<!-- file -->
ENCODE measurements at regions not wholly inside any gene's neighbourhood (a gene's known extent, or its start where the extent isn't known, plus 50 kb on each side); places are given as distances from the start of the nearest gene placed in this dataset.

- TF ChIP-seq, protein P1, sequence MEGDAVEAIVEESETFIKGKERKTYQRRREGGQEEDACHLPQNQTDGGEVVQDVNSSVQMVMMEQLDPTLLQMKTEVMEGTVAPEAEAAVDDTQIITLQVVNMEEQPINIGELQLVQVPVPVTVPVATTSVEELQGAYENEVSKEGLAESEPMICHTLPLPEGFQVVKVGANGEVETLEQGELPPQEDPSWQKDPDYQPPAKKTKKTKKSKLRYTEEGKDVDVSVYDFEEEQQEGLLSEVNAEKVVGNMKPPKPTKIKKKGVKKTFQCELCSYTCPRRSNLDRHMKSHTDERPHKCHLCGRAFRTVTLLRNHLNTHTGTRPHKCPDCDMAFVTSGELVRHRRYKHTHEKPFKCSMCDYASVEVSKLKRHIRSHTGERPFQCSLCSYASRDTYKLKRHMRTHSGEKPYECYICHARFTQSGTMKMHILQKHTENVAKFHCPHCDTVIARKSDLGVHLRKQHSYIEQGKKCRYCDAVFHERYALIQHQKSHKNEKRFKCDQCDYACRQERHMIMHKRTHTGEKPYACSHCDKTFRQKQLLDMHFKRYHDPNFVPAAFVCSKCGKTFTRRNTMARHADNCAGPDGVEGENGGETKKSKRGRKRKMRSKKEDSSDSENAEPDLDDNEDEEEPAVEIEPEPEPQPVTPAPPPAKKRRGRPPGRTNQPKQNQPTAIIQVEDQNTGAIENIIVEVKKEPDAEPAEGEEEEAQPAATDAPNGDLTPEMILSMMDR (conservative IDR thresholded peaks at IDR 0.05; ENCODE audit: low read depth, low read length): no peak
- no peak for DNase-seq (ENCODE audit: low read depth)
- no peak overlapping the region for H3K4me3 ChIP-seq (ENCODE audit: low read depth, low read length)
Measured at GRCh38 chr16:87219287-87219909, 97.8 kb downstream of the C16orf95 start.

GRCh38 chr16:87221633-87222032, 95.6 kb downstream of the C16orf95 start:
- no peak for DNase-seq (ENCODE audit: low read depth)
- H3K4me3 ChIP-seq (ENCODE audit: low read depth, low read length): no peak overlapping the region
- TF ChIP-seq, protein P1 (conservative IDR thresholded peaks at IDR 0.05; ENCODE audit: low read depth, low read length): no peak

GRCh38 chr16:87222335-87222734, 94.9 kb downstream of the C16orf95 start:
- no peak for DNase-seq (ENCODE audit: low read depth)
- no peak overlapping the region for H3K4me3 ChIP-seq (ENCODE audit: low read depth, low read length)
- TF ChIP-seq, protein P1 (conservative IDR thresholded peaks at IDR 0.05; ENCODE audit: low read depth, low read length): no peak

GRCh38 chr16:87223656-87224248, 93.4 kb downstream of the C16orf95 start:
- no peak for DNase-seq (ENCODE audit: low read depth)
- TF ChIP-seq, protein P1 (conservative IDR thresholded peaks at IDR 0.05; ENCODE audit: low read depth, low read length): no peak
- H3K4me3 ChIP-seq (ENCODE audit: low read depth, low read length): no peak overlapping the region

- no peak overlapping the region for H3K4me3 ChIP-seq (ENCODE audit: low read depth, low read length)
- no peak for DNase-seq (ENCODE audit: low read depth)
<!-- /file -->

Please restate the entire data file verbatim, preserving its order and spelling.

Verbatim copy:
ENCODE measurements at regions not wholly inside any gene's neighbourhood (a gene's known extent, or its start where the extent isn't known, plus 50 kb on each side); places are given as distances from the start of the nearest gene placed in this dataset.

- TF ChIP-seq, protein P1, sequence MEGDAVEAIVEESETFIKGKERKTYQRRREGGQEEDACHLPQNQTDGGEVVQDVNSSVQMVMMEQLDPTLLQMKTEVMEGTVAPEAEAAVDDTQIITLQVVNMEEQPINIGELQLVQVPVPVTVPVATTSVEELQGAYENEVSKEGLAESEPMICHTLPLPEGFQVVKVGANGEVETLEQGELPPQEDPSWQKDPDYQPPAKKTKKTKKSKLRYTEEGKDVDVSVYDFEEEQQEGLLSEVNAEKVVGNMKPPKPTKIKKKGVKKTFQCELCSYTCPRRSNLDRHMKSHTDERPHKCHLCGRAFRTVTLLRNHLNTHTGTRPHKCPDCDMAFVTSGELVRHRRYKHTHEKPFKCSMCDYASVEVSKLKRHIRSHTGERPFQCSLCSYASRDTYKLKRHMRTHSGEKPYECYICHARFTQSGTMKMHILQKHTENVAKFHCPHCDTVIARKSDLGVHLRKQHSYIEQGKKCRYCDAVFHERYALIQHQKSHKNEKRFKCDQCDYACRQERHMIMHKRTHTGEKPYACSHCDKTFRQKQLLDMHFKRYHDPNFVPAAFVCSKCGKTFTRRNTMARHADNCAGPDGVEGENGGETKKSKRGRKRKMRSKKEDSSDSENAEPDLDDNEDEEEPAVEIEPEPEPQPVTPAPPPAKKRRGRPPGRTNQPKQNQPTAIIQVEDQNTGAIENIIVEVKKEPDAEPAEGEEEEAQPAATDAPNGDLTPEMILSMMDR (conservative IDR thresholded peaks at IDR 0.05; ENCODE audit: low read depth, low read length): no peak
- no peak for DNase-seq (ENCODE audit: low read depth)
- no peak overlapping the region for H3K4me3 ChIP-seq (ENCODE audit: low read depth, low read length)
Measured at GRCh38 chr16:87219287-87219909, 97.8 kb downstream of the C16orf95 start.

GRCh38 chr16:87221633-87222032, 95.6 kb downstream of the C16orf95 start:
- no peak for DNase-seq (ENCODE audit: low read depth)
- H3K4me3 ChIP-seq (ENCODE audit: low read depth, low read length): no peak overlapping the region
- TF ChIP-seq, protein P1 (conservative IDR thresholded peaks at IDR 0.05; ENCODE audit: low read depth, low read length): no peak

GRCh38 chr16:87222335-87222734, 94.9 kb downstream of the C16orf95 start:
- no peak for DNase-seq (ENCODE audit: low read depth)
- no peak overlapping the region for H3K4me3 ChIP-seq (ENCODE audit: low read depth, low read length)
- TF ChIP-seq, protein P1 (conservative IDR thresholded peaks at IDR 0.05; ENCODE audit: low read depth, low read length): no peak

GRCh38 chr16:87223656-87224248, 93.4 kb downstream of the C16orf95 start:
- no peak for DNase-seq (ENCODE audit: low read depth)
- TF ChIP-seq, protein P1 (conservative IDR thresholded peaks at IDR 0.05; ENCODE audit: low read depth, low read length): no peak
- H3K4me3 ChIP-seq (ENCODE audit: low read depth, low read length): no peak overlapping the region

- no peak overlapping the region for H3K4me3 ChIP-seq (ENCODE audit: low read depth, low read length)
- no peak for DNase-seq (ENCODE audit: low read depth)